Ms Furnish, who played the character Peaceful in James Bond movie Die Every Other Day in 2002, says she was emboldened by way of women sharing their tales of sexual harassment as a part of the #MeToo campaign.
The British actress, who was 26 at the time, claims she was once flown to Sofia to rehearse strains in September 2002 after auditioning for a job in Out For A Kill. She says she was excited to meet Mr Seagal, who have been a childhood hero.
She claims she met the actor in a resort suite with the movie’s director, but if left by myself within the room with Mr Seagal, she alleges he requested her to take her stock up a number of occasions, which she refused.
“I stood up to try to distract him. However he was once capable of tug down my best, which used to be strapless. My breasts had been totally uncovered and i was once compelled to hide myself,” she claims.
“He pushed me on to the mattress with pressure. Then he mentioned, ‘I suppose you wish to have to look my personal parts’ – even though he used a different phrase.
“i was looking up and he began to pull down his zip,” she alleges.
Ms Furnish then “burst into tears”, at which element Mr Seagal stopped and commenced to apologise, she says.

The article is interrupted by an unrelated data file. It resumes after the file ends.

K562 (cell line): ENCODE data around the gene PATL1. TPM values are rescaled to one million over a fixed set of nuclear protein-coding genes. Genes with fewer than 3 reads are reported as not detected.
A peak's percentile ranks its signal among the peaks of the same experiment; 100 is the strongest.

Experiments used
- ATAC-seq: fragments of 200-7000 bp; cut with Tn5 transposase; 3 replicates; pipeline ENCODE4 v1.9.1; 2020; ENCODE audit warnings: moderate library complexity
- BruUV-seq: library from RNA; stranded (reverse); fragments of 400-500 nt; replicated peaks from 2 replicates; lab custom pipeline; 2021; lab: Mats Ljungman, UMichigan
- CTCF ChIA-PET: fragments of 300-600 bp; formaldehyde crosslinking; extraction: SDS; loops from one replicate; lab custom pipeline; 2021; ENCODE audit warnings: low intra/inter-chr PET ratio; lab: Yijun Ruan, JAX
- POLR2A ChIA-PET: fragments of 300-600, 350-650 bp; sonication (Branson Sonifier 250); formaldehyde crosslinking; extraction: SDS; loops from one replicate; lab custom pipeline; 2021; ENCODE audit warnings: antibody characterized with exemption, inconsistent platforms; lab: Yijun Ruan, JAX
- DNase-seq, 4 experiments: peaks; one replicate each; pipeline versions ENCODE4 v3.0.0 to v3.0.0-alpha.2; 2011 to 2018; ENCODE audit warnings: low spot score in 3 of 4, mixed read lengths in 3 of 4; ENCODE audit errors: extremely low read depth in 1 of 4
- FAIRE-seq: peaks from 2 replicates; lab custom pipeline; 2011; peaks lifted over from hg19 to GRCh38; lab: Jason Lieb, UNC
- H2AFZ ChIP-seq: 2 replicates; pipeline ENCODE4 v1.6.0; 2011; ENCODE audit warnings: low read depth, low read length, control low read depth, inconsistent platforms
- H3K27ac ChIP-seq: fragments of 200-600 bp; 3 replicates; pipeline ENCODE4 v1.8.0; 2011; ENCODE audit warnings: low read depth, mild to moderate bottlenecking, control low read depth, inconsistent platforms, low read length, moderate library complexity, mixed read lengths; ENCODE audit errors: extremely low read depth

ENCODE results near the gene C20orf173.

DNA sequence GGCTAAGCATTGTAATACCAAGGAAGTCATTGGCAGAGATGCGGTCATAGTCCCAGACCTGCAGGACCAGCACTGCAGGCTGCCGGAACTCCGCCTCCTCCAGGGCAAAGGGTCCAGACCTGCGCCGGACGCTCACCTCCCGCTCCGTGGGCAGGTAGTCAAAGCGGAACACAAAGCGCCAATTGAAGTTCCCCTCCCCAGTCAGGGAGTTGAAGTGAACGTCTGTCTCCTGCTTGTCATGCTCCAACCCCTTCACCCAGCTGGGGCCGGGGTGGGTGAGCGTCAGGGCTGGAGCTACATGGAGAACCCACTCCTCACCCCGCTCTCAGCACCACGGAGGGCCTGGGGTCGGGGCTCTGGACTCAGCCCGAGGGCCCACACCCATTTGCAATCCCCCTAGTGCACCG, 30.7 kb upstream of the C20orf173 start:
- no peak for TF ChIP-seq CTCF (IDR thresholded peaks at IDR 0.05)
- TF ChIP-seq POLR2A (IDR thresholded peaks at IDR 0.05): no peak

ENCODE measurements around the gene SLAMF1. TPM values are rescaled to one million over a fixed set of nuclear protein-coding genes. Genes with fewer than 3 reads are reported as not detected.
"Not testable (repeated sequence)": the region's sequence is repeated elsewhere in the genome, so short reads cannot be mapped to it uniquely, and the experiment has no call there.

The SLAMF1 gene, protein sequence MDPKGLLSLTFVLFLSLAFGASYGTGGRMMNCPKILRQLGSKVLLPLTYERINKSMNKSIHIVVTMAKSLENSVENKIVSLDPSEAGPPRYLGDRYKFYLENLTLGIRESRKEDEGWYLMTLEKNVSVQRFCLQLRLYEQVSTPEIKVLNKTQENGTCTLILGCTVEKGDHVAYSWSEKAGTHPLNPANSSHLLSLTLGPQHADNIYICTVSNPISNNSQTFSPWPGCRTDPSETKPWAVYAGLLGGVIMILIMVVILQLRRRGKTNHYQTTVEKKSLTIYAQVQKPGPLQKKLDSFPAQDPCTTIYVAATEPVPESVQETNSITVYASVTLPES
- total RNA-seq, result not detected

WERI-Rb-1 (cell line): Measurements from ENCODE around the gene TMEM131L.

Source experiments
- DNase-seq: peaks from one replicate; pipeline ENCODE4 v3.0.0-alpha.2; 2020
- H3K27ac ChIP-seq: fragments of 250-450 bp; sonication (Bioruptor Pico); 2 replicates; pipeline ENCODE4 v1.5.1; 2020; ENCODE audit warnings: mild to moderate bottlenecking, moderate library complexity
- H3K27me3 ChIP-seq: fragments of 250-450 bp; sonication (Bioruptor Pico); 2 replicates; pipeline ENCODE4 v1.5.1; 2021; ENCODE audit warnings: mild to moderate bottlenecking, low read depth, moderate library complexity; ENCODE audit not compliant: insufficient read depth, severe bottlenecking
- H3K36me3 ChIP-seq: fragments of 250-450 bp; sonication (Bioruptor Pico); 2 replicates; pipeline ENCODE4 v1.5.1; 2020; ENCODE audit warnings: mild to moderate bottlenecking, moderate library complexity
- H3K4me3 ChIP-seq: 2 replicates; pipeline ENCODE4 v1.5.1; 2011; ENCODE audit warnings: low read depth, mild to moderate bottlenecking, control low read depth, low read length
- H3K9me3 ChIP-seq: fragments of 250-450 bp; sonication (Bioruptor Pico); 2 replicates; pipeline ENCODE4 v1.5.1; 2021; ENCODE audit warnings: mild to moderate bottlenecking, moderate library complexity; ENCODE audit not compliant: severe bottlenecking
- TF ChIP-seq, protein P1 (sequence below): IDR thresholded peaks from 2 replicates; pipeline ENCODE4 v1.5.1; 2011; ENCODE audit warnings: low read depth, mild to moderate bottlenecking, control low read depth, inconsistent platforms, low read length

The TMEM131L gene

She says Mr Seagal instructed her that he favored so far actresses he labored with to improve the “on-display chemistry”.
“It used to be terrible – i was dissatisfied, embarrassed and harm.
“What actress need to be dropped at a persons bed room at the first meeting after which be informed to take their refill?”
Image copyright Mikel Healey Image caption Rachel Furnish, FORTY ONE, now works as an actress, manufacturer and television presenter
Ms Supply says she has been the sufferer of sexual harassment on other occasions but that she has refused to permit the incidents have an effect on her occupation.
“I lost a job and i cried so much but I Am a favorable individual – i tried to take it with a pinch of salt,” she explains, acknowledging that not all sufferers of sexual assault are able to recover.
She desires to end the tradition of wondering why many victims of sexual harassment handiest share their reports years after the development.
“While it happens to you, you are ashamed, you are embarrassed, nobody needs to recognise, nobody. You wish it will get covered in mud and no one will ever recognise.
“i want other people to grasp that it in truth makes extra sense for individuals to talk about it a long time after it occurs – you recover from it after which you’ll speak about it.”
She says she hopes campaigns like Time’s Up and #MeToo might help convey an finish to sexual harassment in the industry.
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